[13] National Semiconductor Corporation. LM2731 0.6/1.6 MHz Boost Converters
With 22V Internal FET Switch, 2007.
[14] TPO

Display

corporation.

TFT

LCD

Specication

Model

Name:

TD028TTEC1, Unknown.
[15] Davicom. DM9161 10/100 Mbps Fast Ethernet Physical Layer TX/FX Single
Chip Transceiver, 2006.
39

40

Bibliography

[16] Davicom. DM9161A 10/100 Mbps Fast Ethernet Physical Layer Single Chip
Transceiver, 2007.
[17] Davicom. DM9161B 10/100 Mbps Fast Ethernet Physical Layer Single Chip
Transceiver, 2008.
[18] Openmoko Docs. root/trunk/src/target/kernel/patches/gta01-jbt6k74.patch.

http://http://docs.openmoko.org/trac/browser/trunk/src/target/
kernel/patches/gta01-jbt6k74.patch?rev=1883, September 2008.

[19] Andrew Victor et al. At91 linux 2.6 patches, v2.6.25.

za/AT91RM9200/2.6/2.6.25-at91.patch.gz,

http://maxim.org.

September 2008.

Linux kernel v2.6.25. http://www.eu.kernel.org/


pub/linux/kernel/v2.6/linux-2.6.25.tar.bz2, 2008. [Online; accessed

[20] Linux Torvalds et al.


28-August-2008].

[21] Scott Gary. Optimizing power consumption in embedded dsp apps.

//www.ddj.com/embedded/193400975,

[22] Zi

Davis

Enterprise

linuxdevices.com,

Holdings

Inc.

http:

October 2006.
Linuxdevices.com.

http://www.

2008. [Online; accessed 27-August-2008].

[23] Texas Instruments. ADS7846: TOUCH SCREEN CONTROLLER, 2005.


[24] Intel.

LXT970 LXT971 3.3V Dual-speed Fast Ethernet PHY Transceiver,

2002.
[25] ISSI.

512K x 16 HIGH SPEED ASYNCHRONOUS CMOS STATIC RAM

WITH 3.3V SUPPLY, 2005.


Pcb design tutorial.
http://www.alternatezone.com/
electronics/files/PCBDesignTutorialRevA.pdf, 2004. [Online; accessed

[26] David L. Jones.

18-September-2008].
[27] Linuxdevices.com.

Snapshot of the embedded linux market  april, 2007.

http://linuxdevices.com/articles/AT7065740528.html,

2007.

[Online;

accessed 27-August-2008].
[28] ARM Ltd. Arm powered products.

solutions/app.html,

http://www.arm.com/markets/mobile_

2008. [Online; accessed 27-August-2008].

[29] ARM Ltd. Licensing arm processor technology.

licensing/index.html,

http://arm.com/products/

August 2008. [Online; accessed 27-August-2008].

[30] Micron. Synchronous DRAM MT48LC64M4A2, 1999.

http://wiki.openmoko.org/index.
php?title=Neo_FreeRunner_Hardware&oldid=48606, 2008. [Online; ac-

[31] OpenMoko. Neo freerunner hardware.


cessed 27-August-20080].

[32] National Semiconductors. AN-1126 BGA (Ball Grid Array), 2002.

Bibliography

41

[33] National Semiconductors. DP83848C PHYTER - Commercial Temperature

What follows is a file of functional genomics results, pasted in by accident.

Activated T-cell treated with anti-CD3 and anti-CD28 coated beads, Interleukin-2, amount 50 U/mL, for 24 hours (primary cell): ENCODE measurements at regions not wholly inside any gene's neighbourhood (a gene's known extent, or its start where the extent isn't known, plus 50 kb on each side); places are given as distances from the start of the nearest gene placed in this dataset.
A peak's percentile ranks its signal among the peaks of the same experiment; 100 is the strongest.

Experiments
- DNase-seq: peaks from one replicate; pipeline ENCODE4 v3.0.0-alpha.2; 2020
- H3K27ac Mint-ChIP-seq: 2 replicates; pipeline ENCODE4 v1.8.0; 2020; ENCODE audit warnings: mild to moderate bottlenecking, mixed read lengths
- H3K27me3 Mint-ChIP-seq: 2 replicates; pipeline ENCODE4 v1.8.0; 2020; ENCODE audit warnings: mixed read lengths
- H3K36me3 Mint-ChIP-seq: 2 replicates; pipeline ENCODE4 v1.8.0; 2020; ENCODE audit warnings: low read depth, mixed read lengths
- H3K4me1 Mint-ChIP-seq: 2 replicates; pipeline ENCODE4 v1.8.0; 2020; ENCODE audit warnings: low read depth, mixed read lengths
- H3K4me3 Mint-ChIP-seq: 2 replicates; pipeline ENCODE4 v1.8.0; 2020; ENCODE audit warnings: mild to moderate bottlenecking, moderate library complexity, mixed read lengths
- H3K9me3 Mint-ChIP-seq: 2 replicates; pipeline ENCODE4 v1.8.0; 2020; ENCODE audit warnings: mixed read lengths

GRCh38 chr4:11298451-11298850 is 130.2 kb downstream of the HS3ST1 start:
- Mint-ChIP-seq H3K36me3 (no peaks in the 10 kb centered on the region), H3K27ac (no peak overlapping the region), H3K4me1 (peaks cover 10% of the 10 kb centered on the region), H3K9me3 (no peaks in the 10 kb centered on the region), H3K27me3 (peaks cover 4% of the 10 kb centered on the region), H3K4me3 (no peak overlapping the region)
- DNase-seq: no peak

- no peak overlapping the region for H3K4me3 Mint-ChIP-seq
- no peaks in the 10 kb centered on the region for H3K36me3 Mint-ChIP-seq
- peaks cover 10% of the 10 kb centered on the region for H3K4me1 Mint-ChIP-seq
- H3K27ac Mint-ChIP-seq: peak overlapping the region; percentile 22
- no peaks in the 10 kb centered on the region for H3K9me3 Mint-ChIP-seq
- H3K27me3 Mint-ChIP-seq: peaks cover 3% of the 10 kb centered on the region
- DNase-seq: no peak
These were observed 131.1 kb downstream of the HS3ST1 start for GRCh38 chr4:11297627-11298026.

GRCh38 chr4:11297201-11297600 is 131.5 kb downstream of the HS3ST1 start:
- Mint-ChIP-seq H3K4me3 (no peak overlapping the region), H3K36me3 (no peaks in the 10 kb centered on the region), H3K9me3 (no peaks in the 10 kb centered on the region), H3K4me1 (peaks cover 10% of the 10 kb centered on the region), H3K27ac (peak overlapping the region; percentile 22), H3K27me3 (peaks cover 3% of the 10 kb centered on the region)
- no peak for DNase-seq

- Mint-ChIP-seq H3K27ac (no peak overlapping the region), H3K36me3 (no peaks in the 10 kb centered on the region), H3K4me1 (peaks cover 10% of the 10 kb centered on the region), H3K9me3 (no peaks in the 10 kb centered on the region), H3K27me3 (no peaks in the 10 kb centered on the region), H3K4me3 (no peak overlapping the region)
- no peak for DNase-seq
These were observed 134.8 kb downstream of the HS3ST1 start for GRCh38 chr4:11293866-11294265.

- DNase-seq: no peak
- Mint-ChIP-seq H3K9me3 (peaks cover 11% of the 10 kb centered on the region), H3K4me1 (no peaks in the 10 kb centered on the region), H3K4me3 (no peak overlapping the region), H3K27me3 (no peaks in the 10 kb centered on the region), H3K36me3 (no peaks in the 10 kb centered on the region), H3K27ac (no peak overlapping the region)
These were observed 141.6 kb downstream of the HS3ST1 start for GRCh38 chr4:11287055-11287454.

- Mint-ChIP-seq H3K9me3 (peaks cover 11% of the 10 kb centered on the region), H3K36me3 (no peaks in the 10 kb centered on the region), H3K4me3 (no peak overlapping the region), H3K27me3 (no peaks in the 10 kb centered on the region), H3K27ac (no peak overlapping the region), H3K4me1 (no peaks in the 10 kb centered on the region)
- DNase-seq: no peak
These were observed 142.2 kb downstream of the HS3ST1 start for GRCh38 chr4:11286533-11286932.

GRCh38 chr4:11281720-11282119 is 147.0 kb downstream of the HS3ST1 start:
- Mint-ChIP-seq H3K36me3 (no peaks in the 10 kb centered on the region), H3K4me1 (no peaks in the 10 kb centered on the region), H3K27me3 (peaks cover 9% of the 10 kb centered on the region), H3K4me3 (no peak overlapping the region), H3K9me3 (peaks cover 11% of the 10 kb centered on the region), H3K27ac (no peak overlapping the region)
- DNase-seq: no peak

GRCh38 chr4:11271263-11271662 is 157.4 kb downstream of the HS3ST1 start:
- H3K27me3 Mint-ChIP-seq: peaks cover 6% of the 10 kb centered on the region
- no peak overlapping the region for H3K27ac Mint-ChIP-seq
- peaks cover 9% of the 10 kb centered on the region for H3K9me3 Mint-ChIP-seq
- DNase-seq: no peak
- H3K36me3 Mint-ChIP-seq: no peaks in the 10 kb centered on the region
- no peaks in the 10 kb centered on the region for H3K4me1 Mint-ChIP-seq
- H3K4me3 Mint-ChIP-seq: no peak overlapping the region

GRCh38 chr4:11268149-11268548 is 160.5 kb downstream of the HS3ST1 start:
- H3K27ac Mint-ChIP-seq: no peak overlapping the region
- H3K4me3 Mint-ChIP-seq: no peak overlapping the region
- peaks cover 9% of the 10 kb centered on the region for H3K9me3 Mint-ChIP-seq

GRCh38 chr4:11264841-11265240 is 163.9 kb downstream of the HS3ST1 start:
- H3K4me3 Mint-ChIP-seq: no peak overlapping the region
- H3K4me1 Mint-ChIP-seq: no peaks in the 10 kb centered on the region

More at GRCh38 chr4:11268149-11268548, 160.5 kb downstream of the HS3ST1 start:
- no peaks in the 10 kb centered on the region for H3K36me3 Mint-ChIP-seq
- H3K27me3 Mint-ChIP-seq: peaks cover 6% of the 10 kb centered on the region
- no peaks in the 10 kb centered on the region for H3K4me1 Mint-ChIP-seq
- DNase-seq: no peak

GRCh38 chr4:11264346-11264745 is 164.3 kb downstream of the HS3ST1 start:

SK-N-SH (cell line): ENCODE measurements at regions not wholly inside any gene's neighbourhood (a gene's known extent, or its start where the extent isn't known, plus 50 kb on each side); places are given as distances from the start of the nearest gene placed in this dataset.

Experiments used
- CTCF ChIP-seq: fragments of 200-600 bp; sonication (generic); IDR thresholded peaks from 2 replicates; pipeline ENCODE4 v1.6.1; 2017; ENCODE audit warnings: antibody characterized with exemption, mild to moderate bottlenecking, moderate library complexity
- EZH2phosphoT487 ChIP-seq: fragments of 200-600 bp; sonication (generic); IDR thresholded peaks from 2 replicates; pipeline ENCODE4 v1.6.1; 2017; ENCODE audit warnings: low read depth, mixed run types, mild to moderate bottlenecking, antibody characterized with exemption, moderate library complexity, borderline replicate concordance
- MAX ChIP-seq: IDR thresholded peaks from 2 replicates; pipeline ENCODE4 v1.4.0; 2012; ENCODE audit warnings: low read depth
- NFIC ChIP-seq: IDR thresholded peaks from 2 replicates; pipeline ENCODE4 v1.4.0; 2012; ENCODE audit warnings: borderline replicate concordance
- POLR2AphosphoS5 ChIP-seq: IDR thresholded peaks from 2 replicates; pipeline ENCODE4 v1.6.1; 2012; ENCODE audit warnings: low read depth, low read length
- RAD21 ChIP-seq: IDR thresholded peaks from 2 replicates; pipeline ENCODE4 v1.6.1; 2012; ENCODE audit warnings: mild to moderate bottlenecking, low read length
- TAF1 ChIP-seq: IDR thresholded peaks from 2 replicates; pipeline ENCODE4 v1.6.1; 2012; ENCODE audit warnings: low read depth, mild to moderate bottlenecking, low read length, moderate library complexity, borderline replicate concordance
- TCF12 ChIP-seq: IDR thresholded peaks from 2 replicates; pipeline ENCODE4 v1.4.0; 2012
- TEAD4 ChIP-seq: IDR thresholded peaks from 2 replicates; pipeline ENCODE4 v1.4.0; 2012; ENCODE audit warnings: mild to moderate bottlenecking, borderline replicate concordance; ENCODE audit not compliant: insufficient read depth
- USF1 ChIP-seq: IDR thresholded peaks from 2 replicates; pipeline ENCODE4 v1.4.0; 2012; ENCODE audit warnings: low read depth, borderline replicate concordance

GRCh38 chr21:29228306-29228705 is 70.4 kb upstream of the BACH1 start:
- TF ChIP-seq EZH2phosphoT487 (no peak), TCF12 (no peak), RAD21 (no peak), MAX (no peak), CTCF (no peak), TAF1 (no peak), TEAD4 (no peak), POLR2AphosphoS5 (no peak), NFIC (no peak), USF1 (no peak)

Single Port 10/100 Mb/s Ethernet Physical Layer Transceiver, 2008.
[34] Linear technology corporation. LTC4066/LTC4066-1 Datasheet, 2005.
[35] Linear technology corporation. LTC3555/LTC3555-1 Datasheet, 2007.
[36] Vasanth Venkatachalam and Michael Franz. Power reduction techniques for
microprocessor systems. ACM Comput. Surv., 37(3):195237, 2005.
Iphone  wikipedia, the free encyclopedia.
http://en.
wikipedia.org/w/index.php?title=IPhone&oldid=233574629, 2008. [On-

[37] Wikipedia.

line; accessed 27-August-2008].

Appendix A

Acronyms
ARM Advanced Risc Machine
BGA Ball Grid Array
CPU Central Processing Unit
ELCC Enea Linux Competence Center
GPIO General purpose input/output
I 2C

Inter Integrated Circuit

IC Integrated circuit
LCD Liquid crystal display
LDO low dropout regulator
MCU Micro Controller Unit
MII MIIMedia Independent Interface
MMU Memory Management Unit
NSMD Non Solder Mask Dened
PCB Printed Circuit Board
PLL Phase locked loop
PMC Power Management Controller
PPC Power PC
RAM Random Access Memory
RMII Reduced Media Independent Interface
43

44

ROM Read Only Memory


SBC single board computer
SDRAM Synchronous Dynamic Random Access Memory
SMD Solder Masked Dened
SPI Serial Peripheral Interface
SRAM Static Random Access Memory
USB Universal Serial Bus
DMA Direct memory access
FPGA Field programmable gate array

Acronyms

Appendix B

Jumper conguration
The jumpers regarding voltages in table B.1 are suitable for current measurements
of the connected part of the circuit.
Jumper

Function

J2

VDD PLLA, PLLB, OSC

closed

J3

VDD IOP0

closed

J4

VDD IOP1

closed

J5

VDD IOM0

closed

J6

VDD IOM1

closed

J7

VDD Core

closed

J8

VDD

closed

J10

JTAGSEL

open

J11

VDD LCD Back light

open

J12

VDD USB +5V regulator

open

J13

DataFlash write protect

open

J14

VDD LDO 3V3

closed

J15

Input voltage from USB

closed

J16

Boot mode select

open

J17

VDD 3V3

closed

J18

LTC3555 DVCC in

closed

J19

VDD SDRAM

closed

1.2V
Backup 1.2V

Table B.1.

Jumper conguration

45

Appendix C

Connector specication
Connector

Function

CONN1

Ethernet jack

CONN2

Dual USB host connector